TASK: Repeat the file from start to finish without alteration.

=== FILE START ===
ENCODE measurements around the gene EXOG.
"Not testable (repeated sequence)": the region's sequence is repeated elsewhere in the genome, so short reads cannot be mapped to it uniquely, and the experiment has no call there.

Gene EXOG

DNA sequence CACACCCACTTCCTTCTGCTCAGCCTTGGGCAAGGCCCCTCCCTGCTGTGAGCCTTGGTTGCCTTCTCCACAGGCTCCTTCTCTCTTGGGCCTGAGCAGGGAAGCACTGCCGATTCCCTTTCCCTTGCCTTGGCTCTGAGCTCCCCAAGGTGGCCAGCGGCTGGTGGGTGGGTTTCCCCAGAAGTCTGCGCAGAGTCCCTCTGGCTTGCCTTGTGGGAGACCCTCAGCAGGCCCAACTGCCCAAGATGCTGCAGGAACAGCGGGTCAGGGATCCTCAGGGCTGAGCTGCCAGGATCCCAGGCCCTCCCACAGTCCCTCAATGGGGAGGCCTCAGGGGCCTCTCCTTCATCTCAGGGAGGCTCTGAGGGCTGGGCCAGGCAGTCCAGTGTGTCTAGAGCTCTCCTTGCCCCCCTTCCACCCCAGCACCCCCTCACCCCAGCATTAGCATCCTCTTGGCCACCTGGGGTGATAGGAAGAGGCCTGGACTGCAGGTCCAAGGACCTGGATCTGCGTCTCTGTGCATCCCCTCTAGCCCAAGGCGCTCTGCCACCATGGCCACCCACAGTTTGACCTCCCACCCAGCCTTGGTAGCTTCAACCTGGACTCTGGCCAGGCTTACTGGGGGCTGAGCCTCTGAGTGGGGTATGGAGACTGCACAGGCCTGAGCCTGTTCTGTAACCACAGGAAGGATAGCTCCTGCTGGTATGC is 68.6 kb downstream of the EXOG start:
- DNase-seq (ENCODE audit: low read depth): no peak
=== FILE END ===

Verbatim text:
ENCODE measurements around the gene EXOG.
"Not testable (repeated sequence)": the region's sequence is repeated elsewhere in the genome, so short reads cannot be mapped to it uniquely, and the experiment has no call there.

Gene EXOG

DNA sequence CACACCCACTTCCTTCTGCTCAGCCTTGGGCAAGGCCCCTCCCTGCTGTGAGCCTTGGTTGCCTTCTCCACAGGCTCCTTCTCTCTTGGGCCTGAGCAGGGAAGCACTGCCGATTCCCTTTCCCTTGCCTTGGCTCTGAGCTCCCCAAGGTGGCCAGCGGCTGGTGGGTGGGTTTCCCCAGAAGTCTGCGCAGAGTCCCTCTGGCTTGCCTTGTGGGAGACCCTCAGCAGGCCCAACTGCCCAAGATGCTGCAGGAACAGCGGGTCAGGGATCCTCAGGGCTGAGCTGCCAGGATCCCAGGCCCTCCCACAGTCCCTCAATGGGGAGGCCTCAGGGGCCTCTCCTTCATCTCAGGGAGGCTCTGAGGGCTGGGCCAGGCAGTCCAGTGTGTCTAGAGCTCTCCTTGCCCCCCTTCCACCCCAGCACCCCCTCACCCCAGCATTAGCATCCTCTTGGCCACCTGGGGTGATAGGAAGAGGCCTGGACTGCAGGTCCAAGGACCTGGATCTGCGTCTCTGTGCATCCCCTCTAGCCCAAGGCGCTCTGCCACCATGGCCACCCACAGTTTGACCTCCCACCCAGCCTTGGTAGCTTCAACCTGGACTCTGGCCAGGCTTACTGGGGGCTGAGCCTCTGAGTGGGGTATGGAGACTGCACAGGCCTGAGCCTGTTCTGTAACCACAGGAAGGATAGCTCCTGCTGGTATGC is 68.6 kb downstream of the EXOG start:
- DNase-seq (ENCODE audit: low read depth): no peak